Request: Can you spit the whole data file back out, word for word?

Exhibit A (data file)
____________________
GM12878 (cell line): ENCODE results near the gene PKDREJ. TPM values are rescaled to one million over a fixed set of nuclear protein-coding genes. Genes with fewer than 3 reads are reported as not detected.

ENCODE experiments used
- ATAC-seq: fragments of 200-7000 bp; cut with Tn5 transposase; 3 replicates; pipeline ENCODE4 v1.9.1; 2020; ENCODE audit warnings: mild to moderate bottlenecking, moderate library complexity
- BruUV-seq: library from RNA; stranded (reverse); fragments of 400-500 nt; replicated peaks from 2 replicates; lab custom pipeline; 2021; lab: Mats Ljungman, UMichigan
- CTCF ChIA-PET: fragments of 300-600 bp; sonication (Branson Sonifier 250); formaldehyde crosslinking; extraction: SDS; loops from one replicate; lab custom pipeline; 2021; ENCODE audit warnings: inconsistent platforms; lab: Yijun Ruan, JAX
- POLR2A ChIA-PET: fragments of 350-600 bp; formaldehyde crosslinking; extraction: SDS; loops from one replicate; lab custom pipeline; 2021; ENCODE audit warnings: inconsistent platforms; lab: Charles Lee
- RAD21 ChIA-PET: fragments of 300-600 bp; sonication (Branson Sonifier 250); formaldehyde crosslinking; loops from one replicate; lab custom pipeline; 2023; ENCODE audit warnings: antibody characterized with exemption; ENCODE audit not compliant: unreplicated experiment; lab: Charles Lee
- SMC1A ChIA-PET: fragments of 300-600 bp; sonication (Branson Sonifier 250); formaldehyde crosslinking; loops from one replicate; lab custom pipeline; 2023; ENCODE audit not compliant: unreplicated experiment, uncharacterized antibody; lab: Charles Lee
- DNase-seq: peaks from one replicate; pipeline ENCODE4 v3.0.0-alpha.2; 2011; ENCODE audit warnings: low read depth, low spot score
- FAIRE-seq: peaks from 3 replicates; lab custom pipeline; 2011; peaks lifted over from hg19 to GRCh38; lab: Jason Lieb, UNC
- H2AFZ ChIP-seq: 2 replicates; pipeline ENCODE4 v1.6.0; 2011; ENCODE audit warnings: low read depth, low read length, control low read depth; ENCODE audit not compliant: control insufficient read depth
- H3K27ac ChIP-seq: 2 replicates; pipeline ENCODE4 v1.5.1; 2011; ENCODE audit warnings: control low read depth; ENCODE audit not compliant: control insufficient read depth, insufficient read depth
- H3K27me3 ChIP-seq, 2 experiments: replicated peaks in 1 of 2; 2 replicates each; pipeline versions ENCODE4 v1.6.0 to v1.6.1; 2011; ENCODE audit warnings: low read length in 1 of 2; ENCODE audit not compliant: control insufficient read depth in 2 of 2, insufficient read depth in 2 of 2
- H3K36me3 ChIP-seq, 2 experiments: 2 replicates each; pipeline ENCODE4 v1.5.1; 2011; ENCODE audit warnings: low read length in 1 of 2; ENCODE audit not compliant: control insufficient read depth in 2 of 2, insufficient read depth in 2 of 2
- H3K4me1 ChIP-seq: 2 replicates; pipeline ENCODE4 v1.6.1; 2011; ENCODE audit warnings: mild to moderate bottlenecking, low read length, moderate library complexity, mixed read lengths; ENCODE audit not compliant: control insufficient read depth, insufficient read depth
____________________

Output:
GM12878 (cell line): ENCODE results near the gene PKDREJ. TPM values are rescaled to one million over a fixed set of nuclear protein-coding genes. Genes with fewer than 3 reads are reported as not detected.

ENCODE experiments used
- ATAC-seq: fragments of 200-7000 bp; cut with Tn5 transposase; 3 replicates; pipeline ENCODE4 v1.9.1; 2020; ENCODE audit warnings: mild to moderate bottlenecking, moderate library complexity
- BruUV-seq: library from RNA; stranded (reverse); fragments of 400-500 nt; replicated peaks from 2 replicates; lab custom pipeline; 2021; lab: Mats Ljungman, UMichigan
- CTCF ChIA-PET: fragments of 300-600 bp; sonication (Branson Sonifier 250); formaldehyde crosslinking; extraction: SDS; loops from one replicate; lab custom pipeline; 2021; ENCODE audit warnings: inconsistent platforms; lab: Yijun Ruan, JAX
- POLR2A ChIA-PET: fragments of 350-600 bp; formaldehyde crosslinking; extraction: SDS; loops from one replicate; lab custom pipeline; 2021; ENCODE audit warnings: inconsistent platforms; lab: Charles Lee
- RAD21 ChIA-PET: fragments of 300-600 bp; sonication (Branson Sonifier 250); formaldehyde crosslinking; loops from one replicate; lab custom pipeline; 2023; ENCODE audit warnings: antibody characterized with exemption; ENCODE audit not compliant: unreplicated experiment; lab: Charles Lee
- SMC1A ChIA-PET: fragments of 300-600 bp; sonication (Branson Sonifier 250); formaldehyde crosslinking; loops from one replicate; lab custom pipeline; 2023; ENCODE audit not compliant: unreplicated experiment, uncharacterized antibody; lab: Charles Lee
- DNase-seq: peaks from one replicate; pipeline ENCODE4 v3.0.0-alpha.2; 2011; ENCODE audit warnings: low read depth, low spot score
- FAIRE-seq: peaks from 3 replicates; lab custom pipeline; 2011; peaks lifted over from hg19 to GRCh38; lab: Jason Lieb, UNC
- H2AFZ ChIP-seq: 2 replicates; pipeline ENCODE4 v1.6.0; 2011; ENCODE audit warnings: low read depth, low read length, control low read depth; ENCODE audit not compliant: control insufficient read depth
- H3K27ac ChIP-seq: 2 replicates; pipeline ENCODE4 v1.5.1; 2011; ENCODE audit warnings: control low read depth; ENCODE audit not compliant: control insufficient read depth, insufficient read depth
- H3K27me3 ChIP-seq, 2 experiments: replicated peaks in 1 of 2; 2 replicates each; pipeline versions ENCODE4 v1.6.0 to v1.6.1; 2011; ENCODE audit warnings: low read length in 1 of 2; ENCODE audit not compliant: control insufficient read depth in 2 of 2, insufficient read depth in 2 of 2
- H3K36me3 ChIP-seq, 2 experiments: 2 replicates each; pipeline ENCODE4 v1.5.1; 2011; ENCODE audit warnings: low read length in 1 of 2; ENCODE audit not compliant: control insufficient read depth in 2 of 2, insufficient read depth in 2 of 2
- H3K4me1 ChIP-seq: 2 replicates; pipeline ENCODE4 v1.6.1; 2011; ENCODE audit warnings: mild to moderate bottlenecking, low read length, moderate library complexity, mixed read lengths; ENCODE audit not compliant: control insufficient read depth, insufficient read depth